Private mortgage investments involve individuals or groups lending money directly to borrowers in the form of loans backed by real estate.

Private mortgage lenders come in many forms and offer different programs to investors – mainly, they include whole mortgage investment programs and Mortgage Investment Corporations (MICs), which provide exposure to the residential mortgage market at varying risk/return levels. 

Whole Mortgage Investment Programs

Whole mortgage programs are geared toward high net worth investors and are typically administered by mortgage companies that manage the entire investment process on behalf of the investor – including sourcing, underwriting, and managing each mortgage investment throughout its term. Whole mortgage programs save investors’ precious time and eliminate a great deal of risk and uncertainty from the lending process, especially if the investor doesn’t have expert knowledge of the private mortgage market or lacks experience in evaluating borrowers.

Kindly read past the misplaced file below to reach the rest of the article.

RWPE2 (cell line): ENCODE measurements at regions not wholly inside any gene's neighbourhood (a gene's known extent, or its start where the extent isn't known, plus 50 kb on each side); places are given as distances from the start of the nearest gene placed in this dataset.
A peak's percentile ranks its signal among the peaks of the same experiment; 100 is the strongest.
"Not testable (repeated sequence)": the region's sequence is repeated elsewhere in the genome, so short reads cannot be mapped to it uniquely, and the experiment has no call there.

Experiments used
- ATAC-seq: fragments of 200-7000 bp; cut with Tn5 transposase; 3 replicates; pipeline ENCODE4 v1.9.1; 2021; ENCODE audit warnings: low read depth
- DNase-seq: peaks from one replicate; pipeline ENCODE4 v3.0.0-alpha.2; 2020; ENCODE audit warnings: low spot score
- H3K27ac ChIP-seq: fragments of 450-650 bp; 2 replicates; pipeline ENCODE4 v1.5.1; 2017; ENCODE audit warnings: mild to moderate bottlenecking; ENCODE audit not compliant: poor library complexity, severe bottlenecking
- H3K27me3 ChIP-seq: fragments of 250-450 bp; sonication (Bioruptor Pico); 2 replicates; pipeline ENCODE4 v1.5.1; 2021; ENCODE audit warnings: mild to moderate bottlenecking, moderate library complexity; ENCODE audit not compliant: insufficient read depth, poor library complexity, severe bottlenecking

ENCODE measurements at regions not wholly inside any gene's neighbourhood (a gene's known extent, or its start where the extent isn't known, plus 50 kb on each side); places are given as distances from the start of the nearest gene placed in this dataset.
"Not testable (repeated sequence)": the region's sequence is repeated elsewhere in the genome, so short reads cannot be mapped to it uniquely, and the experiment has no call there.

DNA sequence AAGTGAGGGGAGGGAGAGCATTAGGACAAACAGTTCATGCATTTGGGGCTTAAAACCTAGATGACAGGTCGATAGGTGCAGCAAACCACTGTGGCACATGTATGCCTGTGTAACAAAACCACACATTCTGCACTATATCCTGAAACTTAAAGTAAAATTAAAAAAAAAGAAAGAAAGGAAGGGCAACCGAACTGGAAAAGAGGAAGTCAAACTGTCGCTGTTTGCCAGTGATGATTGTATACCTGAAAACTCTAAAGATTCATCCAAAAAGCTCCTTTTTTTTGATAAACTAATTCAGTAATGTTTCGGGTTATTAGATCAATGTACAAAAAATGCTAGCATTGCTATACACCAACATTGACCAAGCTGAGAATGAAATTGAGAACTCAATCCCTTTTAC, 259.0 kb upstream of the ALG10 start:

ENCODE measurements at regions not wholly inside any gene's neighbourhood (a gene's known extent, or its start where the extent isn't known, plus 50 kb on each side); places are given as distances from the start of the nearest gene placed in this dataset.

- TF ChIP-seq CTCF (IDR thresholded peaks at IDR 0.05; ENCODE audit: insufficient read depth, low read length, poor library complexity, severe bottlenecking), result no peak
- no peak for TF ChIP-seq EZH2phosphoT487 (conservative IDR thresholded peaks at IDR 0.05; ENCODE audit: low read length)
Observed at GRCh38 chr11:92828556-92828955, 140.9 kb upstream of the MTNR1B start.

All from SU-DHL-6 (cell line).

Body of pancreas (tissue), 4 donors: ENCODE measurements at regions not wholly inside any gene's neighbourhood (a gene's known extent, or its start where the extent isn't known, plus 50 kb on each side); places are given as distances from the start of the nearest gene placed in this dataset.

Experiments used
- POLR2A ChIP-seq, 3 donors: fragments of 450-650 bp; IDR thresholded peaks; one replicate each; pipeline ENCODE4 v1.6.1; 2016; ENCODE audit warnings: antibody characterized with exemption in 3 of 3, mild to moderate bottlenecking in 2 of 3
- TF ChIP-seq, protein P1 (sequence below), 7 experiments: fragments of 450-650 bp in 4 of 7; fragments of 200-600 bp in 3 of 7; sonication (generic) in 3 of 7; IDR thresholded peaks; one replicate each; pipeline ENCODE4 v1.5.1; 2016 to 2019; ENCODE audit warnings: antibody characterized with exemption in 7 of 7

Whole mortgage investing allows the investor to have more control in creating a portfolio of mortgages that meets their preferences in terms of amount/size, location, loan-to-value, borrower risk profile and yield. Investing in mortgages is viewed as less risky than direct real estate ownership because private mortgages are debt investments that are backed by real property. Private mortgages usually have terms lasting between six and 36 months, with most being no more than 12 months. The lender receives regular interest payments from the borrower, who also bears all the transaction costs.  

Mortgage Investment Corporations (MICs)